Following Watkins' recovery from his breakdown, he returned to Lloyds Bank, where he would remain for much of his life. While using the job for a steady base of income, he dismissed the several promotions offered to him during his tenure there. His first priority was his poetry, which he wrote in his spare time. He was concerned that the increased responsibilities that would accompany a promotion would consume his writing time.
Watkins wrote some 1,000 poems prior to publishing his first volume in 1941, The Ballad of the Mari Lwyd and Other Poems. He continued to publish his works, primarily under Faber & Faber, for the remainder of his life. Watkins continuously revised his poems, both new and unpublished works as well as previously published ones. As he was such a recursive writer, he would spend several hours on a single work and put out collections for the public every few years.
In addition to his growing accumulation of volumes, Watkins also translated European verse into English and eventually outgrew his under-appreciated state as a poet, being awarded a number of poetry prizes, including the Levinson prize in 1953 and the Guinness Poetry Prize in 1957.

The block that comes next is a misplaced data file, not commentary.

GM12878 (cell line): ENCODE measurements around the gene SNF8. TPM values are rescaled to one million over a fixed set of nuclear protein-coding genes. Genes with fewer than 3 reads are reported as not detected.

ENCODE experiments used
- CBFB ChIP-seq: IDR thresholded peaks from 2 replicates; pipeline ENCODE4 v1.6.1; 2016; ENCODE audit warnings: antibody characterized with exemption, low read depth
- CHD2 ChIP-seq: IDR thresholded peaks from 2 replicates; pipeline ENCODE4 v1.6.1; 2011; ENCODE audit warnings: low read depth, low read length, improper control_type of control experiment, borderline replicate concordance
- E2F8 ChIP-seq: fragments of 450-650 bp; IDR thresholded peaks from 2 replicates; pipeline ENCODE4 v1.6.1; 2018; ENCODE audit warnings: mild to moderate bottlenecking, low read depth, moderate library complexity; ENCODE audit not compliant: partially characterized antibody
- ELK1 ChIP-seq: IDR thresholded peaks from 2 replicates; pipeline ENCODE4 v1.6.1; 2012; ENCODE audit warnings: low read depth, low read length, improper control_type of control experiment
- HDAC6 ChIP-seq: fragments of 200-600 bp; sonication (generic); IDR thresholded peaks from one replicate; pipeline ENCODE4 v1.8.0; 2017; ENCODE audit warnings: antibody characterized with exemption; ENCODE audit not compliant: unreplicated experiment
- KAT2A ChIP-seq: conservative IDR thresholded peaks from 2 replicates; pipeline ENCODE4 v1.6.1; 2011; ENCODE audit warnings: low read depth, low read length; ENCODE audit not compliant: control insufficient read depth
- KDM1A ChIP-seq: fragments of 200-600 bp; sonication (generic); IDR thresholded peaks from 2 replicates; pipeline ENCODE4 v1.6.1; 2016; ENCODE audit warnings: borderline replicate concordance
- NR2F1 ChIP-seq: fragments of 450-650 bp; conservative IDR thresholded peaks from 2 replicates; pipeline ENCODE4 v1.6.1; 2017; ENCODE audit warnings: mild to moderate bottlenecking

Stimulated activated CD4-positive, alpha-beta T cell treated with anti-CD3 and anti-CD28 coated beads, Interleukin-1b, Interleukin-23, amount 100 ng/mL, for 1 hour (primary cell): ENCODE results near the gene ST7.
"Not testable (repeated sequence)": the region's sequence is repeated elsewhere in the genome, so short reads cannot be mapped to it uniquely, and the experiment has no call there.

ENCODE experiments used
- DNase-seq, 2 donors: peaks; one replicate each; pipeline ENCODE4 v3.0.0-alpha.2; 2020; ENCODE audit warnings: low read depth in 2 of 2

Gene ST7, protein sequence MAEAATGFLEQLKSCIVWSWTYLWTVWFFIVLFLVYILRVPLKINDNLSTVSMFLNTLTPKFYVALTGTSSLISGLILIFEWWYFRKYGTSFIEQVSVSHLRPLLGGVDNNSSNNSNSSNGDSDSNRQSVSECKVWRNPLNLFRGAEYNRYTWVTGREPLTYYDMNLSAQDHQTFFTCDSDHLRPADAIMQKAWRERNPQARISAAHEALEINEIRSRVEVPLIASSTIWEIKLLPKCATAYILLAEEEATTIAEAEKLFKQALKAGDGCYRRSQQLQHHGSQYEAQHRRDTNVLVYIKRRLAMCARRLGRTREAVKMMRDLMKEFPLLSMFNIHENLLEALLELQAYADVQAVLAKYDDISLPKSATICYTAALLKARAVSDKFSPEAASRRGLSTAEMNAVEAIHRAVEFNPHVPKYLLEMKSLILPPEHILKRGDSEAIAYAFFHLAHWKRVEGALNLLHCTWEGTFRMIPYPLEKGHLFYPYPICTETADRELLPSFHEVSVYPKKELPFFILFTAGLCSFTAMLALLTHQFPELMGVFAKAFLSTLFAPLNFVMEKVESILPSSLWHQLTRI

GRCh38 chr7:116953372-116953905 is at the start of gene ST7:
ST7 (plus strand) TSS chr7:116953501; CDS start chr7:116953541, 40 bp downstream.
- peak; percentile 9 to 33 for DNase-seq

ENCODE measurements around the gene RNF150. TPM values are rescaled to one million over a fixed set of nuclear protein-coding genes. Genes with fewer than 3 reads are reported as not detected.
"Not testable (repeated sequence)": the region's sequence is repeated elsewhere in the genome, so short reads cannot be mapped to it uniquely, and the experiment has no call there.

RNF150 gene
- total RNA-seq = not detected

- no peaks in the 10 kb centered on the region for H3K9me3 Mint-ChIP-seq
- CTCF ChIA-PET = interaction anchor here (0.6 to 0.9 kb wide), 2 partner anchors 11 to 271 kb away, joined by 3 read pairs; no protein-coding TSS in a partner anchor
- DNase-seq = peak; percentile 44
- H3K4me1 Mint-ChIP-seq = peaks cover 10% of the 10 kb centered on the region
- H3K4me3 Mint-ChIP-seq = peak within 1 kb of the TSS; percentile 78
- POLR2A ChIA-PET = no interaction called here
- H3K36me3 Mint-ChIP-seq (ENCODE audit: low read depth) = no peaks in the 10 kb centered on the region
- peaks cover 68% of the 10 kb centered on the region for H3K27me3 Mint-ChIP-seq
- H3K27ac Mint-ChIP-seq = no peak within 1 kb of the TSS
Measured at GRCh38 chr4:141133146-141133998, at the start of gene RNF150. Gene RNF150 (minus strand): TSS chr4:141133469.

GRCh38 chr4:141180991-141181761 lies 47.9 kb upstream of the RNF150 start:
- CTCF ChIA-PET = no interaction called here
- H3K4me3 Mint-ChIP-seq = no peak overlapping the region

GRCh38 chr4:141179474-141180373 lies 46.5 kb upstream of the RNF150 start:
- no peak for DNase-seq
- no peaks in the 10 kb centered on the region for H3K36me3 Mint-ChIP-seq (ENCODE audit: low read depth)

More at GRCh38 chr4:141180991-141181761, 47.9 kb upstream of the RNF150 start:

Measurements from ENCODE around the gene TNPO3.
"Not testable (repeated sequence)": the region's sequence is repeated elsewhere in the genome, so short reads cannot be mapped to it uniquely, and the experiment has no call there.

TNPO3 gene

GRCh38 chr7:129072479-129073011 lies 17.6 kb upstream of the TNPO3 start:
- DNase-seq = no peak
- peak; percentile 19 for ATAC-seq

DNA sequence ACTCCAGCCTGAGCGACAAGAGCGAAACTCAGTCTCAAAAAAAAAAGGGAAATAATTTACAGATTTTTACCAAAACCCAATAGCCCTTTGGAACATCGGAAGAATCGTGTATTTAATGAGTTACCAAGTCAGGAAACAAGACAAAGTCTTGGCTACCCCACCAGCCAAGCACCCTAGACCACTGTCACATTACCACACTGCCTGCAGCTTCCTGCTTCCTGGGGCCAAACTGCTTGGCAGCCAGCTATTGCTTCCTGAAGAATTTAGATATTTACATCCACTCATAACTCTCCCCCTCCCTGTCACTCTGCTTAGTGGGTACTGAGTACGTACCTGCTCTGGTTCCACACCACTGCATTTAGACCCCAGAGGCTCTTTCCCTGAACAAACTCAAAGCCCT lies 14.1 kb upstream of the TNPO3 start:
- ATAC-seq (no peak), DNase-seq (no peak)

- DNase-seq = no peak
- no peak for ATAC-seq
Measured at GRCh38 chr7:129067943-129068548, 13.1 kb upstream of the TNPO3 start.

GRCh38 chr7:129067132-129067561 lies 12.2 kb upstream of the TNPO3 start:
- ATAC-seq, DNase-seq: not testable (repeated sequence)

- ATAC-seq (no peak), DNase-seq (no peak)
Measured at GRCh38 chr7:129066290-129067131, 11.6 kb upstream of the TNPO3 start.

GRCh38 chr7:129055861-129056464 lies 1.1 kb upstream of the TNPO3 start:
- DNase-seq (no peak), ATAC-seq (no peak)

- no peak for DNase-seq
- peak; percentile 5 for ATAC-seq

Friendship Among Poets
Through Watkins' pursuit of poetry, he began to develop several relationships with his poetic peers of the time, some of the most significant being William Butler Yeats, T.S. Eliot, Philip Larkin, Kathleen Raine, and Dylan Thomas.
He and Thomas were in continuous communication regarding their poetry and both held the other in high regard. Though conflict did arise from time to time, both in the vein of differing poetic views and in the sense that Thomas' tendency was to vacillate in his desire to associate with Watkins, their relationship was one notable enough to have been written and published about. Watkins was the only person from whom Thomas took advice when writing poetry and he was invariably the first to read his finished work. They remained life-long friends, despite Thomas's failure, in the capacity of best man, to turn up to the wedding of Vernon and Gwen in 1944.
Thomas had written "Letters to Vernon Watkins," which was published by J. M. Dent & Sons of London in 1957, and later Waktin's wife had "Portrait of a Friend" published by Gomer Press in 1983, both of which were important descriptions of the arduous relationship between Watkins and Thomas.
It is said that Thomas considered Watkins to be "the most profound and greatly accomplished Welshman writing poems in English."
Although Watkins' poetry was to remain relatively unknown through most of his lifetime, his particular and unique style named him easily praiseworthy by his peers, and especially notable in his commencing of Welsh legends as inspiration.